John Bannerman Milne
- Born: 1902, Dundee, Forfarshire
- Died: 24 Sep 1968, Ruthven House, Meigle, Forfarshire aged 66 527
- Buried: 26 Sep 1968, Dundee Crematorium 527
John Milne owned a string of cinemas in Scotland from the 1920s/30? onwards. He had nothing when he started and bought his first cinema with his sister, Lizzie. This was successful and he bought out Lizzie's share.
In time he expanded the business to own a large string of cinemas. He bought a country estate (Ruthven House, in Meigle, Angus). My mum (Margaret Fisher) worked there on holidays from university as an assistant. He wanted her to get involved in running the business, but this didn't work out (mum thought it would have been a bad idea anyway).
She had her first driving lesson in a Rolls Royce in a field on the Estate!
At one point he told mum that he had so much money that he wasn't even able to spend the interest he was earning on his money!
From the web . . . with a few bits added in by me . . .
"John Bannerman Milne was born one of three sons of Charles Milne, a Dundee coalmerchant, in 1902. When he was nine, he bought his first violin. By the age of sixteen, he was working at Dura Works (a jute mill) from 5.30am to 6.00pm, teaching the violin from 6.00pm to 8.00pm and then playing in a dance hall until midnight.
His first entertainment job was at the Variety Theatre, Dundee, as a 19 shillins a week "musical director and cleaner". He eventually bought the theatre in 1925 for £360 (actually with his sister, Lizzie, though this is not mentioned on the web - my mum told me this!), installed "talkies", and never looked back. Within ten years he . . . presided over a theatre, cinema and bingo empire that stretched from Stornaway to Galashiels . . .
The dance was devised by Angus Fitchet who dedicated it to J.B. Milne as "the man who gave him his start in his show business career".
Some other stuff - he bought Lizzie out at some point early on and then expanded his "empire" - he died in 1968 - never married and lived in Ruthven Hall, near Meigle. He taught my mum to drive in a Rolls Royce in a field on his estate and also once told her in conversation that he had more money than he knew what to do with - he couldn't even manage to spend the interest on his money, no matter how hard he tried! JB left the money to his nephews (sons of his brother Charlie), although not to his niece (Charlie's daughter). He left Ruthven to Mabel Easton, his housekeeper, for the duration of her life - on her death it was to revert to his nephews.
There had been various stories linking JB to his housekeeper and other women. He was incapable of fathering children after an earlier accident. There are rumours that he had an "illegitimate" son - I have no evidence to confirm or deny the above, not knowing when this accident occurred.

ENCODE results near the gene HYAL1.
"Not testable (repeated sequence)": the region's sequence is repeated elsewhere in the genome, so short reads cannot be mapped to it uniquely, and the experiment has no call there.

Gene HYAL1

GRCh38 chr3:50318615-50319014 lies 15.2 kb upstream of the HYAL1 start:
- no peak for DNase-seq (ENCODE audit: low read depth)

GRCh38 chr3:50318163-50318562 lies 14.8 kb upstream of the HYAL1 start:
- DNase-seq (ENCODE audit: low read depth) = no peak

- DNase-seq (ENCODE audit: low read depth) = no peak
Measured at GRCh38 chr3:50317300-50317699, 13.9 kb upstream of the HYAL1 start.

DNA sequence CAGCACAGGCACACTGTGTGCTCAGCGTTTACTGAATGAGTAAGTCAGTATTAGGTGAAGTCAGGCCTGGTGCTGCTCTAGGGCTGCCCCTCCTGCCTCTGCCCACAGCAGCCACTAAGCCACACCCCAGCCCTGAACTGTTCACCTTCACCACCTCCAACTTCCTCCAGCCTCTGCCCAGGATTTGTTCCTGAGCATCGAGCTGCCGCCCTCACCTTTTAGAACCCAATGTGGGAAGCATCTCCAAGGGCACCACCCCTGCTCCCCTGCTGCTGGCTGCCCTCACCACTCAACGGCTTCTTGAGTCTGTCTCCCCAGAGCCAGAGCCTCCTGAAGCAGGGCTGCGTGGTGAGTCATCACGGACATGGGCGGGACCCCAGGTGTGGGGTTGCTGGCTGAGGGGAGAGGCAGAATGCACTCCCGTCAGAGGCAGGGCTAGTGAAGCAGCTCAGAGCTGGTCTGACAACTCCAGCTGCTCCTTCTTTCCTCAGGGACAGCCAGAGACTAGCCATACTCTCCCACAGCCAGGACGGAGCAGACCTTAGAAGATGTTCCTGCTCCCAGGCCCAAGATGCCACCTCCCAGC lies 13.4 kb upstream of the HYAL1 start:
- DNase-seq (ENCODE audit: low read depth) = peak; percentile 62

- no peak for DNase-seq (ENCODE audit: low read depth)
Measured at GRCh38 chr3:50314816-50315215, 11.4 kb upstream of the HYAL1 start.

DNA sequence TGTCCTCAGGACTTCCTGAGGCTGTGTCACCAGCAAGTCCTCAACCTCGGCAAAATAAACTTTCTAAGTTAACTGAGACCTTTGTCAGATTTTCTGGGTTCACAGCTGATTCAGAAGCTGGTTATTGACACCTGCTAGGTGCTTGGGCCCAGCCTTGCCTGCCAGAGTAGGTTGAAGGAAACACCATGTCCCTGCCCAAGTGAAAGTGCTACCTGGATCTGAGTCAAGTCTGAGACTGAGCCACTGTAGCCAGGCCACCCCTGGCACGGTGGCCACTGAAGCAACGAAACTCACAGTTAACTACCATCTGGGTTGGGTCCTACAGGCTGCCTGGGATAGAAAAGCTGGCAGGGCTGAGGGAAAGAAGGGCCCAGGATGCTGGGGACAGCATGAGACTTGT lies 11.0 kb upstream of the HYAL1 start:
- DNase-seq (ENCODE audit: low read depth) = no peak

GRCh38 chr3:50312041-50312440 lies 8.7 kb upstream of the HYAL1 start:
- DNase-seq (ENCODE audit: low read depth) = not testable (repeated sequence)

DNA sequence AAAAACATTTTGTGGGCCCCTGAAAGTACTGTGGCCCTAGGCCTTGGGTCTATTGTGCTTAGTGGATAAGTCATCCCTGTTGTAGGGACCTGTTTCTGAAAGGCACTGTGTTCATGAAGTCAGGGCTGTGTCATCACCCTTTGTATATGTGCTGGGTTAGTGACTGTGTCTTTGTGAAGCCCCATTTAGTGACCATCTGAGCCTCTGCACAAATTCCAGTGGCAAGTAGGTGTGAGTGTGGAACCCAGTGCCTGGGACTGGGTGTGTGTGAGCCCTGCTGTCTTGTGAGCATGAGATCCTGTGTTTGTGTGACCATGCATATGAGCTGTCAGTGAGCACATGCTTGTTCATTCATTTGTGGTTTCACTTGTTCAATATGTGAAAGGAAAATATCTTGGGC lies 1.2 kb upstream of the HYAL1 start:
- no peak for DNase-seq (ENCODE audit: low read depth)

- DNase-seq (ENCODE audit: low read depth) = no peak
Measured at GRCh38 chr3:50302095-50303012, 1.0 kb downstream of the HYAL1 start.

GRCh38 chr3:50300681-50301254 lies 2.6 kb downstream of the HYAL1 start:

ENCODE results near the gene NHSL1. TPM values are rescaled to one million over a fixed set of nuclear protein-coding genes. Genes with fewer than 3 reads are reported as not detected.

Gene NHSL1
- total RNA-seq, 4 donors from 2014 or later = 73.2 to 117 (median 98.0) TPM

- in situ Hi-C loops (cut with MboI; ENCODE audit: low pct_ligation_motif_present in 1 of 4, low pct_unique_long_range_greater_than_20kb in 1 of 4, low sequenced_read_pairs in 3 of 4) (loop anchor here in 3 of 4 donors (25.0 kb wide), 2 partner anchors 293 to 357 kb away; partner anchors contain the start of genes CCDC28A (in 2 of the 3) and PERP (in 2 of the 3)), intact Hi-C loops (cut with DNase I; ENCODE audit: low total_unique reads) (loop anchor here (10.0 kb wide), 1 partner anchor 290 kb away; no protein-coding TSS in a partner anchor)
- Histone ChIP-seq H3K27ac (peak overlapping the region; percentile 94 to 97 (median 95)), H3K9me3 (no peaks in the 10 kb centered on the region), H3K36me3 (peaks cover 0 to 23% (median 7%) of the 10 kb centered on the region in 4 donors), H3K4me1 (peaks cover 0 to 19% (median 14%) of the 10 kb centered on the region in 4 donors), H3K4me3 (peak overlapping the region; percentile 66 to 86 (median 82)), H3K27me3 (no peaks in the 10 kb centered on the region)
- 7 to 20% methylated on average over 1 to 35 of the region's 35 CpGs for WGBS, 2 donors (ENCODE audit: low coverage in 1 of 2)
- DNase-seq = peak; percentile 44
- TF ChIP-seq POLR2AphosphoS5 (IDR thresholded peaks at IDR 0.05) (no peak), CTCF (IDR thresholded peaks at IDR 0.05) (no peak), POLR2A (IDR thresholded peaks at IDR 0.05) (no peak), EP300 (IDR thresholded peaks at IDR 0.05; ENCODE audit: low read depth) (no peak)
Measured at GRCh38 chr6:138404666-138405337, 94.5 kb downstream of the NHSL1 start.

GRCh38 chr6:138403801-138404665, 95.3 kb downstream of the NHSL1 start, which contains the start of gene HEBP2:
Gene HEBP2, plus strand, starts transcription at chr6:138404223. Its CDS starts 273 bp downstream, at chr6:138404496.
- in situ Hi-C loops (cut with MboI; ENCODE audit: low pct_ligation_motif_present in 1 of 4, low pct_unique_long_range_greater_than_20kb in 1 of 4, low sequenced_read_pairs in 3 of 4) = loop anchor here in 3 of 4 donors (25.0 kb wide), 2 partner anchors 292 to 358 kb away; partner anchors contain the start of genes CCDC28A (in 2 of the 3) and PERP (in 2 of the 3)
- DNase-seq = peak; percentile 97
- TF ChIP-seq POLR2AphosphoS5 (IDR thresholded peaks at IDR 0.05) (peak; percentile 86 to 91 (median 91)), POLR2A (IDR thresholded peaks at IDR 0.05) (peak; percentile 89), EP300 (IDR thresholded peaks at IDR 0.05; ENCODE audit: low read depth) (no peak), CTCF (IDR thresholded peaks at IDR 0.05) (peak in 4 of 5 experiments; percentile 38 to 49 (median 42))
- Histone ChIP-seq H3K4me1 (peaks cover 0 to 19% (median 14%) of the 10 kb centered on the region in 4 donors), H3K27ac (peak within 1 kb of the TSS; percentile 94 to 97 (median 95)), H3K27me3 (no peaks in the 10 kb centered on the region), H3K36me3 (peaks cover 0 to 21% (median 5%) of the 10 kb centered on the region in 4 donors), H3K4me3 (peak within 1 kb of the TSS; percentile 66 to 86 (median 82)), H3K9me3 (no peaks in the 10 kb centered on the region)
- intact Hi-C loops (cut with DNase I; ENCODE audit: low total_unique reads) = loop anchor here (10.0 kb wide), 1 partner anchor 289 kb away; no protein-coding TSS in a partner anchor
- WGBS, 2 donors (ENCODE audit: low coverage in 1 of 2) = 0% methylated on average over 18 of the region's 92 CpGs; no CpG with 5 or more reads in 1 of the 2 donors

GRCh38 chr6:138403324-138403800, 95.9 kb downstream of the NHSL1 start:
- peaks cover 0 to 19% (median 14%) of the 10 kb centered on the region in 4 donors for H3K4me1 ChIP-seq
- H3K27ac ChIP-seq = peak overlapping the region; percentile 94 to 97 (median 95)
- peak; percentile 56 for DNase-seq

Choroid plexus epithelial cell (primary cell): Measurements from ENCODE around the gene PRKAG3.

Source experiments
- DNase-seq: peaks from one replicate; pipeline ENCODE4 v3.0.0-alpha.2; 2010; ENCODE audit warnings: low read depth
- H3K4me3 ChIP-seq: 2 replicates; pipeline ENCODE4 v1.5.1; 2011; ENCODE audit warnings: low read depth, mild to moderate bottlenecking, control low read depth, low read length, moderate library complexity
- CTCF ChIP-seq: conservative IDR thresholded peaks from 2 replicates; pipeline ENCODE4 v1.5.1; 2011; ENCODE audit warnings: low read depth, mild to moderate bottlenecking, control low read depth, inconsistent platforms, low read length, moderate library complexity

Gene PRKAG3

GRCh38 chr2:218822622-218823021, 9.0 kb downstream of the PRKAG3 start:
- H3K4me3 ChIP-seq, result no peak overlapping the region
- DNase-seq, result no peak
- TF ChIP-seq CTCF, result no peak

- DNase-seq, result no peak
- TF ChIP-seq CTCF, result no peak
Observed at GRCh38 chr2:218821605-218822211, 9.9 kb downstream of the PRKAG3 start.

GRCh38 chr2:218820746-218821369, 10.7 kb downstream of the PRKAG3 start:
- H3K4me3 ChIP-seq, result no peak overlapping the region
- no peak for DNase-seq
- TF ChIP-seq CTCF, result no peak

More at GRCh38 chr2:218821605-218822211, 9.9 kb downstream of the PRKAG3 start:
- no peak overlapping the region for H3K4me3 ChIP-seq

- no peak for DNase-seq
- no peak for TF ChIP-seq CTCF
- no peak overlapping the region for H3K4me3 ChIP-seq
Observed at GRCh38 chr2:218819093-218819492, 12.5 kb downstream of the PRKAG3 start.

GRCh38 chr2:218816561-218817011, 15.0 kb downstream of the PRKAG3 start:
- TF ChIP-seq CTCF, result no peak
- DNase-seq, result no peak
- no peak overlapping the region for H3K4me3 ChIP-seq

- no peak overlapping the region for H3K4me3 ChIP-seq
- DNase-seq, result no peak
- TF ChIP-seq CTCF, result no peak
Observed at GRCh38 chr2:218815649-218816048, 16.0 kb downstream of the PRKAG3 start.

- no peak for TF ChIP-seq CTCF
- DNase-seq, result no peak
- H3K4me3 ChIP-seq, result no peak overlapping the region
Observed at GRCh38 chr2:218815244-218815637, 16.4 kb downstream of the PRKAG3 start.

JB invited my grandfather (Joe Fisher) to Ruthven after Joe had suffered a serious heart attack, in order to recuperate and in this period the men got to know each other well. This is the source of the story regarding JBs accident and its consequences (Above).
From the Dundee Courier and Advertiser of 25 September 1968
Mr J B Milne dies at age 66
Mr J B Milne, who was a millboy with ambition, died yesterday at his home,
Ruthven House, Meigle, aged 66, as head of Scotland?s largest private cinema
He had been ill for some time.
His first cinema was the Palladium, Dundee, where he once played the violin
and washed floors. When he died he controlled 34 cinemas and bingo halls.
John Bannerman Milne was one of three sons of the late Mr Charles Milne, a
Dundee coal merchant.
When he was nine he bought his first violin and by the age of 16 he was
working in Dura Works from 5.30 am to 6 pm, teaching the violin from 6 pm to
8 pm, then playing in a dance hall until midnight.
Mr Milne became an apprentice engineer, but his future lay in the
His first entertainment job was at the Variety Theatre, later the Palladium,
and later the Rex, until it was demolished.
He was a 19s a week ?musical director and cleaner?. His savings were
invested in a motor hire business, which he sold for £360 to found his
In 1928 Mr Milne bought the hall where he once worked. He had the vision to
install talkies and never looked back.
Within 10 years, he had the largest cinema chain under private ownership in
Scotland. Mr Milne recognised the potential of bingo and introduced it. Some
of his halls remained cinemas, some became bingo halls, some combined the
Mr Milne bought Ruthven House, a 32-room Adam-designed manor, complete with
its furnishings in 1946. A 1500-acre estate went with it.
But he did not forget his home town, where he had his offices at Bannerman
House, South Tay Street. In 1961, he presented his ?Citizen of the Year?
award to Dundee Corporation for annual presentation.
Mr Milne?s interests ranged from Stornoway to Galashiels. He, at one time,
owned the Kinnaird and the Capitol, Dundee.
The cinemas and bingo halls he owned include ?
Royalty, Ritz, State, Broadway, Victoria in Dundee; Regal, Broughty Ferry;
Palace and Picture House, Arbroath; King?s and Playhouse, Montrose; Picture
House, Cowdenbeath; Opera House, Lochgelly; Palace and Imperial, Methil;
Troxy and Regent, Leven; Regal, Blairgowrie; Scala, Cupar and County,
He also owned the Picture House, Tayport; Regal, Auchterarder; Regal, East
Wemyss and the Globe, Buckhaven, which are now closed.
So, that settles the question of his full name, then ? John Bannerman Milne?
Almost, but the official intimation of his death in the same day?s paper
Milne, at Ruthven House, Meigle on Thursday September 24 1968, John McLeod
Bannerman, eldest son of Mr & Mrs Charles Milne. Service in Dundee
Crematorium September 26, 1968 at 2 pm to which all friends are respectfully
invited. No flowers or letters please.
Noted events in his life were:
• Occupation: Entrepreneur (owned a string of cinemas). See notes.